CBEC Tax Recovery Circular is untenable, misconceived, wholly illegal and arbitrary
The High Court had to consider two issues: (i) whether the revenue is justified in initiating recovery proceedings on the basis of Circular dated 01.01.2013, even when an application for waiver of pre-deposit is pending before the Appellate Authorities for the reason that on such application for stay or waiver of pre deposit, no orders have been passed? And (ii) whether the second proviso in sub-section (2A) of s. 35C is directory and that the Tribunal in appropriate circumstances can extend the period of stay beyond 180 days? HELD by the High Court:
(i) The Circular is purported to be issued in terms of the judgement in Krishna Sales (73) ELT 519 (SC). Though in Krishna Sales it was held that mere filing of an appeal does not operate as stay or suspension of the order appealed against, the Board has overlooked the fact that the assessee is not seeking stay only on account of filing of an appeal, but for the reason that the assessee has sought dispensing with the pre-deposit of duty and penalty and has a right to demand decision on such application, a right which is created by the Statute. Therefore, the very basis of the Circular is untenable, misconceived, wholly illegal and arbitrary. Therefore, the condition of recovery, if no stay is granted within 30 days, is illegal, arbitrary, unjustified and consequently set aside (Larsen & Tuobro (Bom) referred);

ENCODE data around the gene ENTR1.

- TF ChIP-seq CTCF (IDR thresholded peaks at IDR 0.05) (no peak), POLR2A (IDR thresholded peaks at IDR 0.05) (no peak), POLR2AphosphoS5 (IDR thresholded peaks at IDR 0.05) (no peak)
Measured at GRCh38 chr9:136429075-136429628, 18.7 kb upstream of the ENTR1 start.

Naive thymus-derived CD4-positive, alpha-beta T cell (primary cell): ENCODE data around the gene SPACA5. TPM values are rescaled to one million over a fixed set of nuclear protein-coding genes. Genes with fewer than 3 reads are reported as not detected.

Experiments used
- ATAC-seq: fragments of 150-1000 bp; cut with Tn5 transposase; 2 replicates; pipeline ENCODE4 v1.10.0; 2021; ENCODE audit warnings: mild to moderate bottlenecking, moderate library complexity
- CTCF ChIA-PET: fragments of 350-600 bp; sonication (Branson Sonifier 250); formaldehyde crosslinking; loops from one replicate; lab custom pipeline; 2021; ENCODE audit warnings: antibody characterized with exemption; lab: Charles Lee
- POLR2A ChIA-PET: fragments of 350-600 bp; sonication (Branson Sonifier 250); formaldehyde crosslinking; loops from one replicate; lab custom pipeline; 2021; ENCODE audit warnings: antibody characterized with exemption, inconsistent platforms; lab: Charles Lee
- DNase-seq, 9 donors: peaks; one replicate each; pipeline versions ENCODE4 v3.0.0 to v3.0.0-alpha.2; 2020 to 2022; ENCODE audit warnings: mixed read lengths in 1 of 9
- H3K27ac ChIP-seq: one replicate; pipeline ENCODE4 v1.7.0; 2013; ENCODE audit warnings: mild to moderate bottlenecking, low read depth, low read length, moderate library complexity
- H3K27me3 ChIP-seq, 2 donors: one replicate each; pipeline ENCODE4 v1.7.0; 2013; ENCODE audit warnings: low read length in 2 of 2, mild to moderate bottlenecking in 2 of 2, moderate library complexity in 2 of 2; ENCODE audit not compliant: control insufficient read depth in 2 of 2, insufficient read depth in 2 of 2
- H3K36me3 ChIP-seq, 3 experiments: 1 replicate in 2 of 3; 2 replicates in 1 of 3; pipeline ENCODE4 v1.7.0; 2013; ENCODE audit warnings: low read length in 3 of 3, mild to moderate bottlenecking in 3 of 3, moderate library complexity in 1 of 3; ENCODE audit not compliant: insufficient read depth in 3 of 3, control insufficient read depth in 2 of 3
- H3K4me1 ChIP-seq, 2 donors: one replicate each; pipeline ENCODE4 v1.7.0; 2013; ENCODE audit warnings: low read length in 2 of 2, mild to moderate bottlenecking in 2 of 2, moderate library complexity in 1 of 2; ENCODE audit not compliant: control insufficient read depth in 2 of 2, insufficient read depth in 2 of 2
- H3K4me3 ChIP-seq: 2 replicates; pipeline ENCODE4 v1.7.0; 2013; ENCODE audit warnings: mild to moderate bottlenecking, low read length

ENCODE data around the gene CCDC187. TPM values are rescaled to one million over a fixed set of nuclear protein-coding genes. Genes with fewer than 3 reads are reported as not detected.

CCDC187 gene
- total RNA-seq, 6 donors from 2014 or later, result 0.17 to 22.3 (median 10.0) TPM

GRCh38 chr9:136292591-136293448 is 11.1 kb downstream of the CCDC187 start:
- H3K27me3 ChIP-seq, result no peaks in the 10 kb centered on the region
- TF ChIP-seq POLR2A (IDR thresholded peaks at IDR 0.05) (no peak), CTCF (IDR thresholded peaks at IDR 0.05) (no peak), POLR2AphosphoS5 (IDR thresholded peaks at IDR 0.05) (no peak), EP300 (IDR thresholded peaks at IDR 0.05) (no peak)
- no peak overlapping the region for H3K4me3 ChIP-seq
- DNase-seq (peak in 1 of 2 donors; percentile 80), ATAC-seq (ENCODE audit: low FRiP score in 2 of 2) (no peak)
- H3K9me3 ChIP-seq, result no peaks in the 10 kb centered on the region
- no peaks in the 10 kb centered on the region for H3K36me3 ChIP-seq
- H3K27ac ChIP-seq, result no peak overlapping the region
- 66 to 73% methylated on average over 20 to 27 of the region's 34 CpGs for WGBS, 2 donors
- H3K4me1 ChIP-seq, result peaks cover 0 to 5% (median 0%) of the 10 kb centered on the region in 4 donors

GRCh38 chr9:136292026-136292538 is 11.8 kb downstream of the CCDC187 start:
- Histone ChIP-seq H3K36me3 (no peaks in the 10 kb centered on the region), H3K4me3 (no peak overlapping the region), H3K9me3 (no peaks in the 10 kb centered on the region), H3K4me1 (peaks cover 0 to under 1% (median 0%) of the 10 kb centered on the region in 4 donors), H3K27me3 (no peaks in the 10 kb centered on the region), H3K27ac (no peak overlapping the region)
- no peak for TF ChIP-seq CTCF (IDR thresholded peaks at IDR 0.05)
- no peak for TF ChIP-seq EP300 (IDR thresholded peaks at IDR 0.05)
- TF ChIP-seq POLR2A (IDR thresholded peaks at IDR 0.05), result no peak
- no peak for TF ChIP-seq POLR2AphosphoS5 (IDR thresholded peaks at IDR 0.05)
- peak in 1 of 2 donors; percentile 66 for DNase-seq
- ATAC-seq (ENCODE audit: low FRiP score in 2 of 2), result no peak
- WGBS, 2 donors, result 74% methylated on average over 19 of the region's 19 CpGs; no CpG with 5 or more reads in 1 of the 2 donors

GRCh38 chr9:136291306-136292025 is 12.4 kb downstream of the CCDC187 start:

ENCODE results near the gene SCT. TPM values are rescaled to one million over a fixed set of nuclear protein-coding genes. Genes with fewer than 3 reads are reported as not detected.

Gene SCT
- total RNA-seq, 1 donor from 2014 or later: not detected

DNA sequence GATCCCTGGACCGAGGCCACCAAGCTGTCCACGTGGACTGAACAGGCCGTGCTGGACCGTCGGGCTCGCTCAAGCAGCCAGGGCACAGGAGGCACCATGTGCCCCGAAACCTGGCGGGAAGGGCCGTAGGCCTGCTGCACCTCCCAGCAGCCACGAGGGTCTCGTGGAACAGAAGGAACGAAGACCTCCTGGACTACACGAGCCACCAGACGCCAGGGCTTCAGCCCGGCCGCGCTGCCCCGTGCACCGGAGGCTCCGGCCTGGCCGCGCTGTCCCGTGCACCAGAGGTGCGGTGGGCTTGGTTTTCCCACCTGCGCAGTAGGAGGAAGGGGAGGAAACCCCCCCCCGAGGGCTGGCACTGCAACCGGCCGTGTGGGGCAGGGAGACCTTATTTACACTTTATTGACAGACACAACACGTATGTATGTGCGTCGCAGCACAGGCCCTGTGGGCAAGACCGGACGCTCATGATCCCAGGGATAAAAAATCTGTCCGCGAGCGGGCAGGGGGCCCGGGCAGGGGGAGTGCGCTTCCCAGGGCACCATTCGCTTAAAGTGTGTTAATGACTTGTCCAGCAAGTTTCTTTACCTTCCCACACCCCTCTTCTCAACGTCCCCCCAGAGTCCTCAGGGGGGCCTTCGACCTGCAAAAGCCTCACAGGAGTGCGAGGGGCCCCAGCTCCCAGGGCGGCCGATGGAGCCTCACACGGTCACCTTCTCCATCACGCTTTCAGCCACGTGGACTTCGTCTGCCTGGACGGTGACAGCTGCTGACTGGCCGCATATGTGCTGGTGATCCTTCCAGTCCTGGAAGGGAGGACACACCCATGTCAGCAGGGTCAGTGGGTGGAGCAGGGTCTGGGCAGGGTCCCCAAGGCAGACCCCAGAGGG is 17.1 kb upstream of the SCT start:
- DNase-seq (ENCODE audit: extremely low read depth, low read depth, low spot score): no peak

(ii) As regards appeals pending before the Tribunal, the assessee has no control over the non-disposal of the appeal on account of non-availability of infrastructure; the members of the Tribunal and the workload. The vacation of stay for the reason that the Tribunal is not able to decide appeal within 180 days is a harsh, onerous and unreasonable condition. It burdens the assessee for no fault of his. Such a condition is onerous and renders the right of appeal as illusory. An order passed by a judicial forum cannot be annulled for no fault of the assessee. Therefore, s. 35C(2A) which provides for automatic vacation of stay on the expiry of 180 days has to be read down to mean that after 180 days the Revenue has a right to bring to the notice of the Tribunal the conduct of the assessee in delay or avoiding the decision of appeal, so as to warrant an order of vacation of stay. If the provision is not read down in the manner mentioned above, it suffers from illegality rendering the right of appeal as redundant.